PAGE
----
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Vanderbilt honors top scholars during Commencement

May. 9, 2003, 11:49 AM

NASHVILLE, Tenn. – Vanderbilt University’s top scholars in nine undergraduate and professional schools received Founder’s Medals during Commencement exercises on May 9. Since 1877, a gold medal has been awarded to the student graduating with first honors from each of Vanderbilt’s schools. These gold medals are called “Founder’s Medals” because Cornelius Vanderbilt made a specific contribution to endow the awards in their first year. Chancellor Gordon Gee presented the Founder’s Medals to the following students: Jennifer Bernard, of Ladysmith, Wis., Founder’s Medalist for the Blair School of Music, graduated with a performance major in oboe. While at Vanderbilt, she received the 2003 Elliot and Ailsa Newman Prize for excellence in performance and won the Blair Collegiate Concerto Competition this spring. She is the recipient of the Sigma Alpha Iota Scholastic Award and the L. Howard “Zeke” Nicar Award, which honors the most outstanding wind student at the Blair School. Bernard has had professional performance experience with the Nashville Symphony Orchestra, Nashville Chamber Orchestra and the Tennessee Philharmonic Symphony Orchestra. She earned a diploma with high honors in business French from the Paris Chamber of Commerce and Industry in 2001 and is a member of French honor society Pi Delta Pi and music honor society Pi Kappa Lambda. After graduating, she will spend a year in France teaching English through the French Embassy’s teaching assistantship program. Lauren Parker, of La Vergne, Tenn., Founder’s Medalist for the College of Arts and Science, graduated with a major in chemistry and a minor in classics. Since her freshman year, she has been committed to scientific research at Vanderbilt and has participated in three summer research programs – Pfizer Summer Undergraduate Research Fellowship, Vanderbilt Undergraduate Summer Research Program and the Howard Hughes Memorial Institute Fellowship. As part of these research programs, Parker attended seminar series, gave presentations and participated in poster sessions. She has been elected to the Alpha Chapter of Phi Beta Kappa in Tennessee and is member of Gamma Beta Phi, a national honor and service organization and the Mortar Board honor society. Parker has been awarded three post-graduate scholarships to study at the University of Cambridge in England – the British Medical Research Council Laboratory of Molecular Biology (LMB) Scholarship, a Gates Cambridge Scholarship and a National Science Foundation (NSF) Fellowship. She has accepted the LMB Scholarship to pursue a doctorate degree in structural biology at Cambridge. She will also continue her study of the classics this summer in a study abroad program in Greece offered through Austin Peay State University. Heather Renee Cash, of Princeton, Ky., Founder’s Medalist for the Divinity School, graduated with a master of theological studies degree. Cash entered Vanderbilt’s Divinity School after graduating with a bachelor’s degree in religion from Centre College in Kentucky. At Vanderbilt, her interest in the role of religion in the global community led her to travel during the 2002 fall semester to Chiang Mai, Thailand, as a Henry Luce Foundation intern from the Divinity School’s Field Education Department. At the New Life Center, a nonprofit agency in Chiang Mai, Cash worked with young girls from the Hill Tribes, the ethnic minorities living in the mountainous regions of northern Thailand. By teaching them basic life and work skills, she helped to provide the girls an alternative to a life of prostitution in Thailand’s sex industry. Cash’s internship has inspired her to move to Washington, D.C., where she hopes to apply her theological education on an international level in a nonprofit organization dedicated to women’s rights. She also plans to pursue a doctor of jurisprudence degree. Matthew Keller, of Bettendorf, Iowa, Founder’s Medalist for the School of Engineering and recipient of the George and Peggy Spiegel and Paul Harrawood honor scholarships, graduated with a major in biomedical engineering. He participated in Vanderbilt Volunteers for Science, a program in which undergraduate, graduate and professional students provide hands-on science activities for middle school students in several Metropolitan Nashville schools. He also served as co-president of the quiz bowl team and sang in the symphonic choir. He held leadership positions in the Biomedical Engineering Society, Tau Beta Pi engineering honor society and the engineering council of the Student Government Association. In 2002, Keller was awarded the Barry M. Goldwater Scholarship, which recognizes outstanding promise for future scientific research. This year, he was granted a Howard Hughes Medical Institute Pre-Doctoral Fellowship, which provided five years of support toward the completion of a doctorate degree. Keller plans to use his fellowship to remain at Vanderbilt to pursue advanced study in biomedical engineering, specifically biomedical optics. Jacob Sommer, of Raleigh, N.C., Founder’s Medalist for the Vanderbilt School of Law, made the Dean’s List every semester. He served as senior articles editor for the Vanderbilt Law Review and received several Vanderbilt Scholastic Excellence Awards, which are given to the person with the highest grade in a particular course. Sommer was honored for his scholastic excellence in the courses Civil Procedure, Constitutional Law-I, Constitutional Law-II and Legal Process. A member of the Vanderbilt Law School Ambassadors, he also worked to further enhance the Law School’s reputation through activities both inside and outside the classroom. Sommer plans to join the law firm of Nelson, Mullins, Riley & Scarborough in Charleston, S.C. Kevin Robert Kozak, of Milwaukee, Wis., Founder’s Medalist for the School of Medicine, graduated magna cum laude with a bachelor’s degree in chemistry from Harvard University. Having attended Harvard on a Navy ROTC scholarship, Kozak fulfilled his military service as a naval intelligence officer during which he analyzed raw intelligence data to determine risk to Navy aviators. He was recognized with a Navy Achievement Medal and a Navy Commendation Medal. After his Navy service, Kozak entered the Vanderbilt University School of Medicine’s Medical Scientist Training Program. In addition to his M.D. studies, he also earned a doctorate degree in biochemistry and was the recipient of the Cunningham Award for the best graduate student in biochemistry. His achievements also earned him membership in the Alpha Omega Alpha Honor Society. He also made time for community service activities at the Vanderbilt Children’s Hospital and with the Big Brothers program. Kozak will do a transitional internship year at Boston University Medical Center followed by residency in radiation oncology at Brigham and Women’s Hospital in Boston. Deanna Pilkenton, of Centerville, Ohio, Founder’s Medalist for the School of Nursing, graduated with a Nurse-Midwifery Specialty. While at Vanderbilt, she received three merit scholarships, the Kathleen Suzanne Nelson Scholarship, Valerie Potter Memorial Scholarship and the Hilliard Travis Scholarship. In 2002, Pilkenton was recognized as National Health Service Corp SEARCH Scholar for her commitment to providing primary care in underserved populations and was selected by the nursing faculty as Outstanding Student in Nurse-Midwifery Program. Prior to entering Vanderbilt’s School of Nursing, Pilkenton graduated cum laude with a bachelor’s degree in anthropology and sociology from Centre College in Kentucky. Her previous career experiences includes work as an emergency homeless shelter director in Lafayette, Ind., a bilingual case manager for at-risk youth and families in San Diego, Calif., a researcher for the nonprofit organization Witness for Peace where she conducted grant-funded research on co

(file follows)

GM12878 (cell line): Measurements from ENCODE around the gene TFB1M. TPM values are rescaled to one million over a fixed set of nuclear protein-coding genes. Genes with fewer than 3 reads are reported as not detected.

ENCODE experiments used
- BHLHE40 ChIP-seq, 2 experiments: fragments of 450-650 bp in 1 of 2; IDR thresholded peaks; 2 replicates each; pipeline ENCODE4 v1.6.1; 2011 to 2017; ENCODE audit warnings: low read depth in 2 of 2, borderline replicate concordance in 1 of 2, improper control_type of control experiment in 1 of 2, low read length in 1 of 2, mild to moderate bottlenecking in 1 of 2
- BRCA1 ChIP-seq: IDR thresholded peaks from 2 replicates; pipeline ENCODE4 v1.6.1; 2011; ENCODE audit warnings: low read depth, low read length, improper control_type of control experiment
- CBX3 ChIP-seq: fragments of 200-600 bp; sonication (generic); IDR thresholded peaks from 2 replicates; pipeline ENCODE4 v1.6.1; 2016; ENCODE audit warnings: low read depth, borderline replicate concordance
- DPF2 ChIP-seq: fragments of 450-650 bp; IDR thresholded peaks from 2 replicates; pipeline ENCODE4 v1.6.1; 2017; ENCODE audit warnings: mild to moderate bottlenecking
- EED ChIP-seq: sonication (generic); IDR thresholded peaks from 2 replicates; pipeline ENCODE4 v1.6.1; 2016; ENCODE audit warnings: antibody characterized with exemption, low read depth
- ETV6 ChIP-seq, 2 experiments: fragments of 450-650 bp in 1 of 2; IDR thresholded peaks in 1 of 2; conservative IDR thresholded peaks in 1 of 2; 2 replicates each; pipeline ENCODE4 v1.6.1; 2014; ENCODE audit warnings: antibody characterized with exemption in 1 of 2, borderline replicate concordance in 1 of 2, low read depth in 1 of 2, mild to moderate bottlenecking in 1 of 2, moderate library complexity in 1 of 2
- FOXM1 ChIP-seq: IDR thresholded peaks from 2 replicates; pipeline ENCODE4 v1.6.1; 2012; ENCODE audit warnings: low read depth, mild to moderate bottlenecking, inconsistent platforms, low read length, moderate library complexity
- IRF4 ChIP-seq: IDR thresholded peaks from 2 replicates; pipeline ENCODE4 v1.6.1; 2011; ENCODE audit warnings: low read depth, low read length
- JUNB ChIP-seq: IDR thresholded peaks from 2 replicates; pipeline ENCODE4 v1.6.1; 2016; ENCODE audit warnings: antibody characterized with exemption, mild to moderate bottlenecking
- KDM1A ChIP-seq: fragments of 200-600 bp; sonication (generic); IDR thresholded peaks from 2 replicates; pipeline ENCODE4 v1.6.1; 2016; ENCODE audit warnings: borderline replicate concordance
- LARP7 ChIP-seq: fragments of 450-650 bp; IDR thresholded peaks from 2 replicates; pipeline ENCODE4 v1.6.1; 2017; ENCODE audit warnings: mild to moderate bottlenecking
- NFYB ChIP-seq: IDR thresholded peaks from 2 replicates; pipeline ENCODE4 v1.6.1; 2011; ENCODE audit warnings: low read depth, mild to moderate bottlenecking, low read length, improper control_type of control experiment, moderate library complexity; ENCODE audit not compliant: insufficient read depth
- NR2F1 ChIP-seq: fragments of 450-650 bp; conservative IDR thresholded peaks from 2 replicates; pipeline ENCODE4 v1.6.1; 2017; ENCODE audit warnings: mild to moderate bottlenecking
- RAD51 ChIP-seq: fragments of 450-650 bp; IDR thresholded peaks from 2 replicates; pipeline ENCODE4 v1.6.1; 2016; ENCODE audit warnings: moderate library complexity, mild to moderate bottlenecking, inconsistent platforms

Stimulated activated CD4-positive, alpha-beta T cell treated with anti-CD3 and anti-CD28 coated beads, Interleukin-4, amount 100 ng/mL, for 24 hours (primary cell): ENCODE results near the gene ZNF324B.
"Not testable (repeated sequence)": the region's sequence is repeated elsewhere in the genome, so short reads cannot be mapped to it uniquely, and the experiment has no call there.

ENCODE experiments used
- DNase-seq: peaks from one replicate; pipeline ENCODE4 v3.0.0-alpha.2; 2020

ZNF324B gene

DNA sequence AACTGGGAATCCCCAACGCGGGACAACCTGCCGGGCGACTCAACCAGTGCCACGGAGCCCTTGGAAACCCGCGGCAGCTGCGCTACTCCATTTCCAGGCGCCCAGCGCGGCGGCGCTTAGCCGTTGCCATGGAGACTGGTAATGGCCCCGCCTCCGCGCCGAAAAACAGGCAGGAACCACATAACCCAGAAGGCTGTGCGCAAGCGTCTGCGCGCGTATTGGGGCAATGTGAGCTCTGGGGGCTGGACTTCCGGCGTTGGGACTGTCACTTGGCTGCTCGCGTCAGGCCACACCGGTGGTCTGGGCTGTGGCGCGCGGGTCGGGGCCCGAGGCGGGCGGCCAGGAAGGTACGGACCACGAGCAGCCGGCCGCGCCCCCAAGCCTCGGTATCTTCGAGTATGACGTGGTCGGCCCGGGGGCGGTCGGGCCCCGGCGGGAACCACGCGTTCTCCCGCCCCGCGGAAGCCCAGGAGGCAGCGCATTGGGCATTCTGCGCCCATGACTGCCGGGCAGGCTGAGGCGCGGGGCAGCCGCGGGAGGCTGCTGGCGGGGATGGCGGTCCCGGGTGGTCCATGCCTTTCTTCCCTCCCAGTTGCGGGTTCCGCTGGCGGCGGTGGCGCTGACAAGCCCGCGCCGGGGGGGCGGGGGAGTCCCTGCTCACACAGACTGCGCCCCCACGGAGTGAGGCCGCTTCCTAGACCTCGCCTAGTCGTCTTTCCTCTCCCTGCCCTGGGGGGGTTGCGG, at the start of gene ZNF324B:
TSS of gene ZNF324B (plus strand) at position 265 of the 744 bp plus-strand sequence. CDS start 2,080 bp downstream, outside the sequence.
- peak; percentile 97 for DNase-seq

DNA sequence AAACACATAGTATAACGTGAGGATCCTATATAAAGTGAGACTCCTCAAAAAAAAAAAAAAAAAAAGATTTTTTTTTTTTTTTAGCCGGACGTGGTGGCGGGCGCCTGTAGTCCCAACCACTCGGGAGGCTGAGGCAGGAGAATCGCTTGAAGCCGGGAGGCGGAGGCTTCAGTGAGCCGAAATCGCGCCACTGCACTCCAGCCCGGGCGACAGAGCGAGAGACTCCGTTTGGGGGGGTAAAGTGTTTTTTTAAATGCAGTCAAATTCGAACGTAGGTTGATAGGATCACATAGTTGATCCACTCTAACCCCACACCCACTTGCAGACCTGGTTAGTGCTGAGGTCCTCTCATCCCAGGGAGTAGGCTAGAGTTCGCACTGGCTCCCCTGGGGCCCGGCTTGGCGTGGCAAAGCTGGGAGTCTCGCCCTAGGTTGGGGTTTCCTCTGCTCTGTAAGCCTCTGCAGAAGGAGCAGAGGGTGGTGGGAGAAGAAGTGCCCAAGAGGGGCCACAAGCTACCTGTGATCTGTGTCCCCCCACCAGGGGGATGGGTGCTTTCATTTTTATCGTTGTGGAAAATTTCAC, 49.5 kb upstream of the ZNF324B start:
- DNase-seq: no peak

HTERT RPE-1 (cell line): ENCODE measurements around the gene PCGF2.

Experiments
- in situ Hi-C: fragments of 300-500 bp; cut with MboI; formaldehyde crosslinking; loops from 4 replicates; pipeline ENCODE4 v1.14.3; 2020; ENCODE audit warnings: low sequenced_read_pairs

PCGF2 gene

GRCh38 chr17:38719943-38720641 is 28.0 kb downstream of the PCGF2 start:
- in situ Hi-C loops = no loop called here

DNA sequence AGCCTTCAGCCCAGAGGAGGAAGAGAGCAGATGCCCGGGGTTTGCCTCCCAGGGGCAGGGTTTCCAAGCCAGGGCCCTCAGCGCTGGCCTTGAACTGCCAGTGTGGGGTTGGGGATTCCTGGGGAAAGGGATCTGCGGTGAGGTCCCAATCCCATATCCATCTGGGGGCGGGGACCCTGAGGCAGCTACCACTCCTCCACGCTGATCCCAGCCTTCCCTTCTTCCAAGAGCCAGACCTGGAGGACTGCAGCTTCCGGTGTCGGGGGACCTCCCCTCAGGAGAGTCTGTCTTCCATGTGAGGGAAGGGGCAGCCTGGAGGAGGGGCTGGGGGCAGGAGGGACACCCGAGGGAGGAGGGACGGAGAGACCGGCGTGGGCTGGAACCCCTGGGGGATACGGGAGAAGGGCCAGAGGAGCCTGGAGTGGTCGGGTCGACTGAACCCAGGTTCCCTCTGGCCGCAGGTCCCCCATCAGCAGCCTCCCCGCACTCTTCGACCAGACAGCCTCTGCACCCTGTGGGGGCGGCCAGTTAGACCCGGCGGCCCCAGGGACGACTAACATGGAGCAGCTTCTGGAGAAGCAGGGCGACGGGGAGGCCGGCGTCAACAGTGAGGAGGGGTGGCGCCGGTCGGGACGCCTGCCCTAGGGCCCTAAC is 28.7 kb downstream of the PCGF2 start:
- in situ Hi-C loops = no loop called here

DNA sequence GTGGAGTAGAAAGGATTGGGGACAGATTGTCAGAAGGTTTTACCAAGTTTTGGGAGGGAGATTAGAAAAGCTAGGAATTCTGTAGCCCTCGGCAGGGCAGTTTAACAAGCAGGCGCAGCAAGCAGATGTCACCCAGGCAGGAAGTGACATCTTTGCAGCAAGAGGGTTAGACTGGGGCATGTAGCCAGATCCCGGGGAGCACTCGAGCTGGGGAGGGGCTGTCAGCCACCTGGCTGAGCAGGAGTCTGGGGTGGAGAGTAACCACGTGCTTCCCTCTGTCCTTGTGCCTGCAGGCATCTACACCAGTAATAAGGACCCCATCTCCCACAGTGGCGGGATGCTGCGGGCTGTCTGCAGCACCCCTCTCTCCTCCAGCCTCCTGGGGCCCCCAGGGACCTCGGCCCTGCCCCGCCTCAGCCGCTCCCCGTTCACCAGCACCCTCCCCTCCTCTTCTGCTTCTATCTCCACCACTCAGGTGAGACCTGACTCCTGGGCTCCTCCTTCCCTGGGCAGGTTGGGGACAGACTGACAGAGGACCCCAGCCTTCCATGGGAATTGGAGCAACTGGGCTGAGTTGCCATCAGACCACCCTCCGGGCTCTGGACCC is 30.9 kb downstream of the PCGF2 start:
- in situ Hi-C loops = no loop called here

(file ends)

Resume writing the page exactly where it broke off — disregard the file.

mmunity development programs in Nicaragua and as a caregiver at the Kalighat Home for the Destitute and Dying, located in Calcutta, India, and founded by Mother Teresa. Pilkenton currently works as a registered nurse at the East End Women’s Health and Birth Center in Nashville. Edward Hunt Guilbert III, of Peachtree City, Ga., Founder’s Medalist for the Owen Graduate School of Management, graduates with a dual concentration in finance and operations. While at the Owen School, he was the recipient of the Bruce D. Henderson Award for highest honors during his first year in the MBA program, elected to the Beta Gamma Sigma national business administration honor society and was a member of the Finance Club and the Global Business Club. Prior to joining the Owen School, Guilbert received his undergraduate education at Vanderbilt graduating magna cum laude with a bachelor’s degree in Economics. He previously worked at The Archon Group, a unit of Goldman Sachs Group Inc., as an associate in Portfolio Management and Structured Finance. Last summer, he interned with The Archon Group in Milan, Italy – adding to his international experience in Germany, France and England. Guilbert has accepted a full time position in the Real Estate Investments Division of The Archon Group in Dallas, Texas. Ashley Black, of Auburn, Ala., Founder’s Medalist for Peabody College, graduated summa cum laude with a bachelor’s degree in early childhood education and child development. While at Vanderbilt, she was active in Campus Crusade for Christ and worked as a tutor for children from age four to 4th grade through Imagine College (formerly Project GRAD), an education partnership of Metro Schools, Vanderbilt and the Inner City Education Foundation. This week, she also received the Outstanding Professional Promise in Early Childhood Education Award, which is awarded by Peabody to a graduating senior who shows exceptional promise as a teacher of young children. Black currently works as a kindergarten teacher at the Caldwell Early Childhood Education Center in the Metro Nashville public school system.